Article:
Pebble Smartwatch Review: Tip of the iceberg

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From Kickstarter project to an actual company, it must have been a roller coaster ride for Pebble, the smartwatch, and the company behind the product, making it one of the first wearable gadgets to work in tandem with the smartphone platforms of our time. It is still one of the most well-funded Kickstarter projects of all time, having served as a clear indicator for the birth of a whole new market. Several months after the funding was completed, it shipped its product to its backers and now, it is shipping globally with two models, the original and a more premium Pebble Steel.

Since then, competitors have scrambled to make a mark on this new market, but none have succeeded so far. With Android Wear on the horizon and supported devices coming out in a few weeks or months, the landscape is set to change, but we don’t know how yet. Assuming you, the readers, are in the market for a smartwatch now, will the Pebble still be worth it, even after the onslaught of Android wear powered devices? Let’s find that out in our review.

The Idea

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Before we start explaining what the Pebble is like, it is important to understand what the company’s take is, on the definition of a Smartwatch. Being early days, there is no solid definition for these kinds of devices, much like how it was with the Smartphone. Was the smartphone a converged device, or a connected device? We’ve tackled that question and learnt now that the smartphone grew through those phases, and similarly, the Smartwatch is currently two definitions, mainly in terms of ideology.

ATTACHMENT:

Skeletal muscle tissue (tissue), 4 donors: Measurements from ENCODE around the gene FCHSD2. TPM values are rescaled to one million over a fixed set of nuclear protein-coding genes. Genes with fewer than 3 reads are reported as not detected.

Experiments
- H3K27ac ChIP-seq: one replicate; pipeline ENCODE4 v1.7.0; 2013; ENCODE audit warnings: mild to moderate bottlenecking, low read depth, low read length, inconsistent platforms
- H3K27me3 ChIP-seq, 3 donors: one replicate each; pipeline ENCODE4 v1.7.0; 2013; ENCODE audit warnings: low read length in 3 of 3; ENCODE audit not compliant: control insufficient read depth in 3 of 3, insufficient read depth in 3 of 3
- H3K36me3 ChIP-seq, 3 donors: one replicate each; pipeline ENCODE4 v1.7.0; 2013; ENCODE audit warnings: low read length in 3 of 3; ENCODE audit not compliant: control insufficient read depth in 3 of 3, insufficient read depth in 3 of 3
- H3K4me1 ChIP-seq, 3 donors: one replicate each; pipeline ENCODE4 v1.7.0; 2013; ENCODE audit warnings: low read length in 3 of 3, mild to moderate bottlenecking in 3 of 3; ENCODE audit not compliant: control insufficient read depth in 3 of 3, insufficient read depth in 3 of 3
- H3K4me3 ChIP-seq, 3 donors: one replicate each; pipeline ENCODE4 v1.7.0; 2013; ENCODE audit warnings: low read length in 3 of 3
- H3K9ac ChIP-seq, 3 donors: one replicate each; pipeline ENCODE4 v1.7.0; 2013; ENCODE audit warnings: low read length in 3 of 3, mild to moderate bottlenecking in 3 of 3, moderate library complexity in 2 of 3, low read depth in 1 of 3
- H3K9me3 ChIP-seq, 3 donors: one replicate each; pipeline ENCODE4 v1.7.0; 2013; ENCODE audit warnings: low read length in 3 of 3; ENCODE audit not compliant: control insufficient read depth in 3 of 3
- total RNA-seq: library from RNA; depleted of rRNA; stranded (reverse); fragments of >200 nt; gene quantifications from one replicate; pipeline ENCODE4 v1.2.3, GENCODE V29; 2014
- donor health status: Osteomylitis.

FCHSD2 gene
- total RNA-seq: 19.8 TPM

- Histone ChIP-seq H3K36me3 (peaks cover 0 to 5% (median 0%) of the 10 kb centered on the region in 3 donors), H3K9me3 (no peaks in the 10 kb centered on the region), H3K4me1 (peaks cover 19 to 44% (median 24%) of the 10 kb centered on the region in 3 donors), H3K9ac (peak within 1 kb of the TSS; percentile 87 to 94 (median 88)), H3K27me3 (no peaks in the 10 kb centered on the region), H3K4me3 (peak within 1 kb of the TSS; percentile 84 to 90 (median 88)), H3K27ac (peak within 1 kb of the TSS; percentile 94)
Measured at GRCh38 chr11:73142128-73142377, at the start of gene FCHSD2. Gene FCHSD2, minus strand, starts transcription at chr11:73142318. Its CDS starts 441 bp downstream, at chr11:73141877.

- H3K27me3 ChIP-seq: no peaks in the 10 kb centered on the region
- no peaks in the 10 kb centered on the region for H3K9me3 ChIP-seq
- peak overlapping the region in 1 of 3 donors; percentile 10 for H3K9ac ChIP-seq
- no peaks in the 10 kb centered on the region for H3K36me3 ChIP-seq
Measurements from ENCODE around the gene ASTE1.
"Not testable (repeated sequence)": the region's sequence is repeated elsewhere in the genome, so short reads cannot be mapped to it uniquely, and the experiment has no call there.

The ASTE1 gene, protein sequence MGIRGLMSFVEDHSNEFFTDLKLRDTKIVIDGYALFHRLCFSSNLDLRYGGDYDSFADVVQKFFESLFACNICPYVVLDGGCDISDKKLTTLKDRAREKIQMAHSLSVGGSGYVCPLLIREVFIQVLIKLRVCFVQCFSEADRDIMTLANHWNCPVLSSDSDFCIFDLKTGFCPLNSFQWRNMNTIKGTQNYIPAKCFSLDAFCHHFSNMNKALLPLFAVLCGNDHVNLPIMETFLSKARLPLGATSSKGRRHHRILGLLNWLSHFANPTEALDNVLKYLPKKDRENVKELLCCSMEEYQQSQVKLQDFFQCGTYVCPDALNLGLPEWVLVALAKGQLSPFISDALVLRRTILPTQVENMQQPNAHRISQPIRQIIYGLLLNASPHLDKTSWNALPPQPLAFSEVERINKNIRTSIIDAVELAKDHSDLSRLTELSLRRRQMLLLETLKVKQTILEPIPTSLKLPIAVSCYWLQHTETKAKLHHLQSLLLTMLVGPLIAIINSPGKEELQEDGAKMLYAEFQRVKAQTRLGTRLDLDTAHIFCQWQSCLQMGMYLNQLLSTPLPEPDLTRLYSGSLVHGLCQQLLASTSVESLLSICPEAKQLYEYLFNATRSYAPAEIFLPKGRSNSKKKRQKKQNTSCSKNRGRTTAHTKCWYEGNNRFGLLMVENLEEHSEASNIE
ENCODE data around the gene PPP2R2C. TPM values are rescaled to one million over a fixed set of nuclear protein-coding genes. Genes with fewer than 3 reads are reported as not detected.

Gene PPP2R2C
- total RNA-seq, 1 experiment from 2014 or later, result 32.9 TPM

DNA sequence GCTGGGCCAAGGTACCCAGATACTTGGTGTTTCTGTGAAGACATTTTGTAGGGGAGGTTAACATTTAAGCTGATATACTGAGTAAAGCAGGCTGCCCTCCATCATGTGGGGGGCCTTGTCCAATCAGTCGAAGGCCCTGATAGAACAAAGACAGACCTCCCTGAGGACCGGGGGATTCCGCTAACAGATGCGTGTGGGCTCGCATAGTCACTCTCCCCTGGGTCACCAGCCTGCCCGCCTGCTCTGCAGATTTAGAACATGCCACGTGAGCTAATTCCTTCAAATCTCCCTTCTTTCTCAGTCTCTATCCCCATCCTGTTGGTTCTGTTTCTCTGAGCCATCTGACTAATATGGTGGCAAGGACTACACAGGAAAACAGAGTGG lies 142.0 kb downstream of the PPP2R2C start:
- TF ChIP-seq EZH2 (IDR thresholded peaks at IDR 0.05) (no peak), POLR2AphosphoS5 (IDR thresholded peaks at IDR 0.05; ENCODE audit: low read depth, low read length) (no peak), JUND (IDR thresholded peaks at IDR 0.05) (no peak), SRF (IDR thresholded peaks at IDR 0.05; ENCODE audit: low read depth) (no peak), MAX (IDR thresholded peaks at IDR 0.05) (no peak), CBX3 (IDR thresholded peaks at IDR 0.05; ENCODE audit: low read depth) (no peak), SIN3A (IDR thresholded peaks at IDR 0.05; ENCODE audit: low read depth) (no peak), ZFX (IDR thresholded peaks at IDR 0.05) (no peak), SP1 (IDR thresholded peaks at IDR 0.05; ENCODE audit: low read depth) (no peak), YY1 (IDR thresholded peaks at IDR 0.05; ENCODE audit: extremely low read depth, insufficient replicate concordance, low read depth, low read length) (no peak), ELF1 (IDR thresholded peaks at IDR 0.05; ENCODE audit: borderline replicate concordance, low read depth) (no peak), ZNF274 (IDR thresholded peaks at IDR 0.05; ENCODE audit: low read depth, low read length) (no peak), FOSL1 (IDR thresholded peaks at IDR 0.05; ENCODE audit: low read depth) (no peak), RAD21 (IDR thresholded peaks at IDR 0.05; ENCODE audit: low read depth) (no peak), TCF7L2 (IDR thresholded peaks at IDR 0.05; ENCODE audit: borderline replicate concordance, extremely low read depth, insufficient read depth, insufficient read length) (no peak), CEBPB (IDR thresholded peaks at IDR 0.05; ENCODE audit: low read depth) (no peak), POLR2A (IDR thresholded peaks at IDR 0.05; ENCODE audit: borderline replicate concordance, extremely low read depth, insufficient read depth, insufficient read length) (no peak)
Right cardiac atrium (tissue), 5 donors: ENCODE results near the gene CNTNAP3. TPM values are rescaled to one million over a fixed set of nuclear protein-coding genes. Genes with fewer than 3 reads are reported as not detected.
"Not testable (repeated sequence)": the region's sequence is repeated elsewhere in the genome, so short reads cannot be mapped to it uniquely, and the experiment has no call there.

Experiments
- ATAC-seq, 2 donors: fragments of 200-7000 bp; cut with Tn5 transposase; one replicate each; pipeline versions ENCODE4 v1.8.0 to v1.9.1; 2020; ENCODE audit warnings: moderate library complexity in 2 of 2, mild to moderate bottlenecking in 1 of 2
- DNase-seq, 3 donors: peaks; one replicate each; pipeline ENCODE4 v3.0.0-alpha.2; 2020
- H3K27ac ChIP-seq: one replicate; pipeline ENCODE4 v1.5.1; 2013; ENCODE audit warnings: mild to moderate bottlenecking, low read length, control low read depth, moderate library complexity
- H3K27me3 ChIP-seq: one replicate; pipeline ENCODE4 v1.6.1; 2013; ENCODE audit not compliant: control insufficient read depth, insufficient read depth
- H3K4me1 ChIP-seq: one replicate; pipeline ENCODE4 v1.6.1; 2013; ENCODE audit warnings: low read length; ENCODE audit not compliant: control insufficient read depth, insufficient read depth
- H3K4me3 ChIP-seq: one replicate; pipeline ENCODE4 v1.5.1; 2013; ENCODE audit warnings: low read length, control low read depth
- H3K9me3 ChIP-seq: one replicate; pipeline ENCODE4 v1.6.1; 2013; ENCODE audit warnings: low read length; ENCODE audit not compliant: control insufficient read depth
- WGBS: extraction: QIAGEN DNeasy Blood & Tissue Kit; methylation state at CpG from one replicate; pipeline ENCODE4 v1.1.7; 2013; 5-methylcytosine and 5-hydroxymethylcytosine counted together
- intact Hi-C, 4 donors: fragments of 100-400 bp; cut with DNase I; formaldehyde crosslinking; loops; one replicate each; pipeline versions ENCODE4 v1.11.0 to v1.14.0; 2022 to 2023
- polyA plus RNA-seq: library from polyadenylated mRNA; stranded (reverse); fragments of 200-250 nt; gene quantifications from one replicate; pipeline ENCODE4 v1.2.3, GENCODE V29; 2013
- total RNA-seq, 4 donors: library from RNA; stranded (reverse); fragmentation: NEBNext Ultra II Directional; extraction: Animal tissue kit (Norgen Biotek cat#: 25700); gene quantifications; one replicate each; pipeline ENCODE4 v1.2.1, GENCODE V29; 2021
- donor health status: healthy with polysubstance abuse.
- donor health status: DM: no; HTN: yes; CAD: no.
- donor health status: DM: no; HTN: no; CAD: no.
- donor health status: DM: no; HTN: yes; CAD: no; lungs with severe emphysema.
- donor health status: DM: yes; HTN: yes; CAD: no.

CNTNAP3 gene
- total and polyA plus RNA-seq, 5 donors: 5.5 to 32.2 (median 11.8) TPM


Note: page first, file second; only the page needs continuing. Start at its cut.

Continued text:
Let’s deal with the first one. A set of people want it to be a standalone device, like a miniature smartphone (again, a converged device idea), that can perform most functions that a smartphone can, like making calls, doing stuff without depending on other devices. Based on this ideology, there already are a lot of Smartwatches out there, but none of them major, or from a big company, yet. In a nutshell, the first definition is putting a standalone device on your wrist. It can connect with your smartphone of course, but won’t be dependent. The second definition, on the other hand, deals with a connected device that can be in constant touch with your smartphone and act as a “at a glance” display for notifications and as a remote for other things. It can be configured to take calls, but they happen over Bluetooth on the phone. This ideology has been brought forward by most companies, including Android Wear, which is totally based on this ideological definition. But which one is Pebble?

Pebble definitely falls in the second category, which is all about the inter connectivity with your smartphone over Bluetooth LE. This is part of the whole “Internet of things” movement in which devices could talk to each other over the internet, with the smartphone at the center of it all. To explain what the Pebble is, and how it works, we need to explain both the hardware as well as the software that powers the experience. Let’s start with the former.


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The Pebble Smartwatch has been designed with a “watch first” idea in mind. The CEO of Pebble says the idea was inspired from his daily bicycle rides, which made accessing the smartphone impossible during the time of commute. Keeping up with the ongoing notifications and using a remote to control certain aspects of the smartphone became the core idea behind its design. The watch, with an e-ink display on the front, displays all the content, running on a software platform, navigated with hardware keys. With that in mind, the end product does really look more like a traditional watch than a completely new category of a device.